FocuStar Review: “click a button” task-based app Ponzi
FocuStar provides no information on its website about who owns or runs the company.
FocuStar’s website domain (“focustar.io”), was privately registered on April 10th, 2022.
If we look at the source-code of FocuStar’s website, we see it’s localized to Chinese:
This strongly suggests whoever is behind FocuStar has ties to China.
SimilarWeb currently tracks top sources of traffic to FocuStar’s website as Spain (59%) and neighboring Morocco (41%).
Update 4th September 2022 – FocuStar also operates from the domain “focustar.cc”, privately registered on April 10th, 2022.
SimilarWeb reports top sources of traffic to FocuStar’s .CC domain as Germany (48%), the US (15% and Ukraine (14%). /end update
Although its not linked to on their website, FocuStar has an official YouTube channel. There you’ll find a rented office video featuring “Alan Walker”:
Walker reads off a script that claims FocuStar is based out of the US. This is based off what is represented to be a Colorado shell incorporation.
Alan Walker is in fact Hassan Salim, a Moroccan actor based out of Abu Dhabi with ties to Russia.
I’m not 100% on what Salim’s ties to Russia are, but up until very recently he had a vKontakte account:
VK is Russia’s largest social media platform and operates exclusively in Russian.
As always, if an MLM company is not openly upfront about who is running or owns it, think long and hard about joining and/or handing over any money.
FocuStar has no retailable products or services.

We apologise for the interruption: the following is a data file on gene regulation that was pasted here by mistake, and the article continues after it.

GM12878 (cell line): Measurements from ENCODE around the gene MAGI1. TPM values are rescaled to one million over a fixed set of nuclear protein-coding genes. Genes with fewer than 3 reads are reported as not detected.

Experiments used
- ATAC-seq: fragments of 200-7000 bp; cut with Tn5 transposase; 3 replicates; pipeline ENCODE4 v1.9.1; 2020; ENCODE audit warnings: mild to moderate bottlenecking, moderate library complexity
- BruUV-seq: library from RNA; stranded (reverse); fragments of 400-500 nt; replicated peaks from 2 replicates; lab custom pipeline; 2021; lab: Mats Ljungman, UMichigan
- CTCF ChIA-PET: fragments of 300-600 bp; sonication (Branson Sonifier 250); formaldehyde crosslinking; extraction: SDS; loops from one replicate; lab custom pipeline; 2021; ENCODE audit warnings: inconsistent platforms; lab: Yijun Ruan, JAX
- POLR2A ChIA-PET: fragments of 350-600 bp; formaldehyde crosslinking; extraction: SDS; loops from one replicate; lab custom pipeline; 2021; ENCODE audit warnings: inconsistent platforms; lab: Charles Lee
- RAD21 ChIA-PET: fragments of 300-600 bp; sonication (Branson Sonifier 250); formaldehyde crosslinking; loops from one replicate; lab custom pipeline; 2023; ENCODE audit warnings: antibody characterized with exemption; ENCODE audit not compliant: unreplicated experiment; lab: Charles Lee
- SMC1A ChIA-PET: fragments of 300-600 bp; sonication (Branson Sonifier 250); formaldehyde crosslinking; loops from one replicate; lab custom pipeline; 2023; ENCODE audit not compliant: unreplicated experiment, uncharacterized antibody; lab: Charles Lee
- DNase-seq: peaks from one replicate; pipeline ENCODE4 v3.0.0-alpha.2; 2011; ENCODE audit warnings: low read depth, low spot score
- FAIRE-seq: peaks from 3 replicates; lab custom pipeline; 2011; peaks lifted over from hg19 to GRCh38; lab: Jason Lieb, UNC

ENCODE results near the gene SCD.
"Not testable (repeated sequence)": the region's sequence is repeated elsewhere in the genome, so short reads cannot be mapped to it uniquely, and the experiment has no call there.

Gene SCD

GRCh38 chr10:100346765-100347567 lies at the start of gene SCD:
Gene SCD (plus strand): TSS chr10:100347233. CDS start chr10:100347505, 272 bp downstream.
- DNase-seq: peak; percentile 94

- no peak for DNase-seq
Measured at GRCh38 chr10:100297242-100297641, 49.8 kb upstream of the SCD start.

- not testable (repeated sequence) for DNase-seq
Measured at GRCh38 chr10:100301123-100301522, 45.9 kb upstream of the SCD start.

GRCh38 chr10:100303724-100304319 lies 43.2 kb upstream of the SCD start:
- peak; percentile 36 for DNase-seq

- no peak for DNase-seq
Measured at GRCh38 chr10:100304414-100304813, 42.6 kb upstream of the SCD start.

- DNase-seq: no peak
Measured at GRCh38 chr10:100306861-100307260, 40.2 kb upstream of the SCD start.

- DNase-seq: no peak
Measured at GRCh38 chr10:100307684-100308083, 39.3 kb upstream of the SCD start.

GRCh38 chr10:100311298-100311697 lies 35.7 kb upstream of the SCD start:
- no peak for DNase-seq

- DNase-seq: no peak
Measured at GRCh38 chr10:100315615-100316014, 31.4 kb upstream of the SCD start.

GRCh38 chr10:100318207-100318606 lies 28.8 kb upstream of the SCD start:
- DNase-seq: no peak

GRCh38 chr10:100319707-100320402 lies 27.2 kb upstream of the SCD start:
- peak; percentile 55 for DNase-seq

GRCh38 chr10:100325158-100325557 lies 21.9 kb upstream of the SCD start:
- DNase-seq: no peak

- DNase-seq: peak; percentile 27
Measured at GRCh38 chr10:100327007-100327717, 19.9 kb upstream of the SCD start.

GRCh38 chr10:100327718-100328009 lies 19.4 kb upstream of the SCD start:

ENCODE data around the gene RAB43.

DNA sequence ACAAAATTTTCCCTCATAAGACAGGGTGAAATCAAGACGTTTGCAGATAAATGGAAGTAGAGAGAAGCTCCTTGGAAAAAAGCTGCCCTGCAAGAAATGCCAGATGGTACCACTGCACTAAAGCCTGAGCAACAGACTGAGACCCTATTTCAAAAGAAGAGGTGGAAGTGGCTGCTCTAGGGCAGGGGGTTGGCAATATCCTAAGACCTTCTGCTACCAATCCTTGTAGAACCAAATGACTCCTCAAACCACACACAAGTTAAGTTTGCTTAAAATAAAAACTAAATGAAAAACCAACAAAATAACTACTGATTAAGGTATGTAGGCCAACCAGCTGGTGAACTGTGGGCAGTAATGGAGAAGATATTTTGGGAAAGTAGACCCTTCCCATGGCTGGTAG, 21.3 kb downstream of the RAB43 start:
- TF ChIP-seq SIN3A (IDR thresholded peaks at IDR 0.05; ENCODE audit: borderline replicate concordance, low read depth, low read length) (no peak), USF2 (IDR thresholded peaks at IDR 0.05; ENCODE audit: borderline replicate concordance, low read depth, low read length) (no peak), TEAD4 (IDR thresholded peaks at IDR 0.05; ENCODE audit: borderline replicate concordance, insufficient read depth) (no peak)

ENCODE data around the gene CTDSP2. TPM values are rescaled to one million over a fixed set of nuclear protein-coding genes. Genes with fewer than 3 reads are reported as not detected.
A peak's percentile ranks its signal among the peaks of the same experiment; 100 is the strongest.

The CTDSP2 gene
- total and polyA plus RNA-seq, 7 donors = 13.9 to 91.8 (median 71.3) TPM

Affiliates are only able to market FocuStar affiliate membership itself.
FocuStar’s Compensation Plan
FocuStar affiliates invest tether (USDT) on the promise of advertised returns.
- VIP1 – invest 150 USDT and receive 4.40 USDT a day
- VIP2 – invest 350 USDT and receive 10.40 USDT a day
- VIP3 – invest 800 USDT and receive 24 USDT a day
- VIP4 – invest 1450 USDT and receive 45 USDT a day
- VIP5 – invest 3100 USDT and receive 105 USDT a day
Returns are tied to “daily tasks”. FocuStar has affiliates clicking likes on YouTube videos, with each task paying out between 1 and 2.10 USDT.
The more a FocuStar affiliate invests, the more button clicking they have to do each day to receive the maximum ROI rate.
The MLM side of FocuStar pays on recruitment of affiliate investors.
FocuStar pays referral commissions on funds invested down three levels of recruitment (unilevel):
- level 1 (personally recruited affiliates) – 13%
- level 2 – 5%
- level 3 – 2%
FocuStar pays ROI commissions on daily returns earned by recruited affiliates.
Like referral commissions, ROI commissions are also paid down three levels of recruitment:
- level 1 – 3%
- level 2 – 2%
- level 3 – 1%
FocuStar affiliate membership is free.
Full participation requires an initial 150 to 3100 USDT investment.
Note there is a free and 20 USDT VIP tier, these however are only provided to funnel investors into the VIP1 to VIP5 investment plans.
FocuStar differs from the other “click a button” app Ponzi schemes due to the use of Boris CEO marketing.
Boris CEO videos are typically the work of Russian and/or Ukrainian scammers.
Here we have what appear to be a Moroccan national, living in the UAE with unspecified ties to Russia.
Logically this points to Russians in Dubai working with Chinese scammers.
Whatever the specific background of FocuStar is, it’s probably not worth clearing up. Click a button app Ponzis tend to exit-scam collapse pretty soon after launch.
FocuStar represents “clicking a button” to manipulate YouTube generates revenue:
It doesn’t. All FocuStar are doing is recycling invested funds to pay returns.
FocuStar is part of a group of “click a button” app Ponzis that have emerged since late 2021.
Including FocuStar, BehindMLM has thus far documented thirty-seven “click a button” app Ponzis. Most of them last a few weeks to a few months before collapsing.
The same group of Chinese scammers are believed to be behind the “click a button” app Ponzi plague.
Update 28th September 2022 – FocuStar has collapsed.